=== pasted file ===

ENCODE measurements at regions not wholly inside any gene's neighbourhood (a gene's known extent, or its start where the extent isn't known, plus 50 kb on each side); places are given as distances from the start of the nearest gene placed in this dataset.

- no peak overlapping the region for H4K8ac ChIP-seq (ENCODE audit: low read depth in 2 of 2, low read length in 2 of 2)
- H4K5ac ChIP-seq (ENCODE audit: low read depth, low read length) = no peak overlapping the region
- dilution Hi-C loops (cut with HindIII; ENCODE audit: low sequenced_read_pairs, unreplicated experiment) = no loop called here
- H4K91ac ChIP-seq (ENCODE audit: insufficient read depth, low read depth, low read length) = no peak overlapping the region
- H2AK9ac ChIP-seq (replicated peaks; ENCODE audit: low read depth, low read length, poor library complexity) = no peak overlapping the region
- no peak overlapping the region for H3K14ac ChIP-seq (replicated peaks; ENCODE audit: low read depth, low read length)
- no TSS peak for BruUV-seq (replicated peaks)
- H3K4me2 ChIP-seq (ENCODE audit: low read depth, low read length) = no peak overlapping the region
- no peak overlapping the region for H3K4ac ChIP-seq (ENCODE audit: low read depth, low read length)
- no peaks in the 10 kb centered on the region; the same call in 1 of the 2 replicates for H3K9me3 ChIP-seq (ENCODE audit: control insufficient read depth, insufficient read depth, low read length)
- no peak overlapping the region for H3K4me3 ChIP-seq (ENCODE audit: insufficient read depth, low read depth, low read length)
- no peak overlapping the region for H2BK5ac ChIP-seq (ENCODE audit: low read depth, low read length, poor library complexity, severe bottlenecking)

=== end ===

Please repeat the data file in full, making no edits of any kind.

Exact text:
ENCODE measurements at regions not wholly inside any gene's neighbourhood (a gene's known extent, or its start where the extent isn't known, plus 50 kb on each side); places are given as distances from the start of the nearest gene placed in this dataset.

- no peak overlapping the region for H4K8ac ChIP-seq (ENCODE audit: low read depth in 2 of 2, low read length in 2 of 2)
- H4K5ac ChIP-seq (ENCODE audit: low read depth, low read length) = no peak overlapping the region
- dilution Hi-C loops (cut with HindIII; ENCODE audit: low sequenced_read_pairs, unreplicated experiment) = no loop called here
- H4K91ac ChIP-seq (ENCODE audit: insufficient read depth, low read depth, low read length) = no peak overlapping the region
- H2AK9ac ChIP-seq (replicated peaks; ENCODE audit: low read depth, low read length, poor library complexity) = no peak overlapping the region
- no peak overlapping the region for H3K14ac ChIP-seq (replicated peaks; ENCODE audit: low read depth, low read length)
- no TSS peak for BruUV-seq (replicated peaks)
- H3K4me2 ChIP-seq (ENCODE audit: low read depth, low read length) = no peak overlapping the region
- no peak overlapping the region for H3K4ac ChIP-seq (ENCODE audit: low read depth, low read length)
- no peaks in the 10 kb centered on the region; the same call in 1 of the 2 replicates for H3K9me3 ChIP-seq (ENCODE audit: control insufficient read depth, insufficient read depth, low read length)
- no peak overlapping the region for H3K4me3 ChIP-seq (ENCODE audit: insufficient read depth, low read depth, low read length)
- no peak overlapping the region for H2BK5ac ChIP-seq (ENCODE audit: low read depth, low read length, poor library complexity, severe bottlenecking)